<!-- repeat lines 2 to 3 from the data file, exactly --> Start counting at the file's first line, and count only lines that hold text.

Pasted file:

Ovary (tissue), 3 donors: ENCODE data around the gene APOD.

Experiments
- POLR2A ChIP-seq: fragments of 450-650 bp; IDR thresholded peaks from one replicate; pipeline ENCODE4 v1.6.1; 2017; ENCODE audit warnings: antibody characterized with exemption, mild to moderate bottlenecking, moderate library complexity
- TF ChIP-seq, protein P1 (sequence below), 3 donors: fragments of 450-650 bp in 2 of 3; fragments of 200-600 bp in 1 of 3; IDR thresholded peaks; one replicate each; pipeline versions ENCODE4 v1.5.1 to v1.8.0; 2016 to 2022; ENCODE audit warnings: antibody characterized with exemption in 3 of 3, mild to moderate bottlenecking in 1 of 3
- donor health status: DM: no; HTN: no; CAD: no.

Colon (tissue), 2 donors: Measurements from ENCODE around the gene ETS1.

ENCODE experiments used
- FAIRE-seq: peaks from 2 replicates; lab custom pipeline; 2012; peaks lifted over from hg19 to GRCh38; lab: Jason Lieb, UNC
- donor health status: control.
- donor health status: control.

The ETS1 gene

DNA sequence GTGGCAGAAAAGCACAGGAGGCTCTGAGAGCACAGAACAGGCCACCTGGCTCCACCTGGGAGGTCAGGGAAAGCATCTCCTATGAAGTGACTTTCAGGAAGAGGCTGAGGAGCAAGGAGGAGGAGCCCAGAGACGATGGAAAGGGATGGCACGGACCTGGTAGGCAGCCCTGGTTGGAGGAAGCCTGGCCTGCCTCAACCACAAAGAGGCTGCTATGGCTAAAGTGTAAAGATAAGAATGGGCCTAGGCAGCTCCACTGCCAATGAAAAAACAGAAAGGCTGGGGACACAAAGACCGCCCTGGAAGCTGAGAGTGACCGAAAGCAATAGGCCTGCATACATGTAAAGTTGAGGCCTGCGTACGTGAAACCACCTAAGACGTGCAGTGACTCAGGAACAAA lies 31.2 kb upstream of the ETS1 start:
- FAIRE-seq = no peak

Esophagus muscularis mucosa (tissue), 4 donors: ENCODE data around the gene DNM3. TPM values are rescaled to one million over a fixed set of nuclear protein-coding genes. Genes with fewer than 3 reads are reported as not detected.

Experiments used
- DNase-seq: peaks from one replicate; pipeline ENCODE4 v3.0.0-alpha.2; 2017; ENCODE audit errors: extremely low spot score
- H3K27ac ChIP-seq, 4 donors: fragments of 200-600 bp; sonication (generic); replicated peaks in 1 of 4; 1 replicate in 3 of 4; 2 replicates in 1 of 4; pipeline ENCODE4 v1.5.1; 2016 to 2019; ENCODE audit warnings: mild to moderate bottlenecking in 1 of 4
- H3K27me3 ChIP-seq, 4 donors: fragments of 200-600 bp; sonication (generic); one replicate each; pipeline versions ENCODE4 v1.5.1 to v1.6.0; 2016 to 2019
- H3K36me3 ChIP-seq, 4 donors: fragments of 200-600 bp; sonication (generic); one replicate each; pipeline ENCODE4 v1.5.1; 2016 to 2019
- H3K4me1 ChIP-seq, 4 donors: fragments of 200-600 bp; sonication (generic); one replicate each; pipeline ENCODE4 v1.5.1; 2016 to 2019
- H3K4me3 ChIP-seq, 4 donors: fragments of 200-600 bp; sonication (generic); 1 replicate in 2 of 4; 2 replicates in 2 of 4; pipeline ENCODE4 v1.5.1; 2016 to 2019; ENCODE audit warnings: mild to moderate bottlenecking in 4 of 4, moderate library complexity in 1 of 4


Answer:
Experiments
- POLR2A ChIP-seq: fragments of 450-650 bp; IDR thresholded peaks from one replicate; pipeline ENCODE4 v1.6.1; 2017; ENCODE audit warnings: antibody characterized with exemption, mild to moderate bottlenecking, moderate library complexity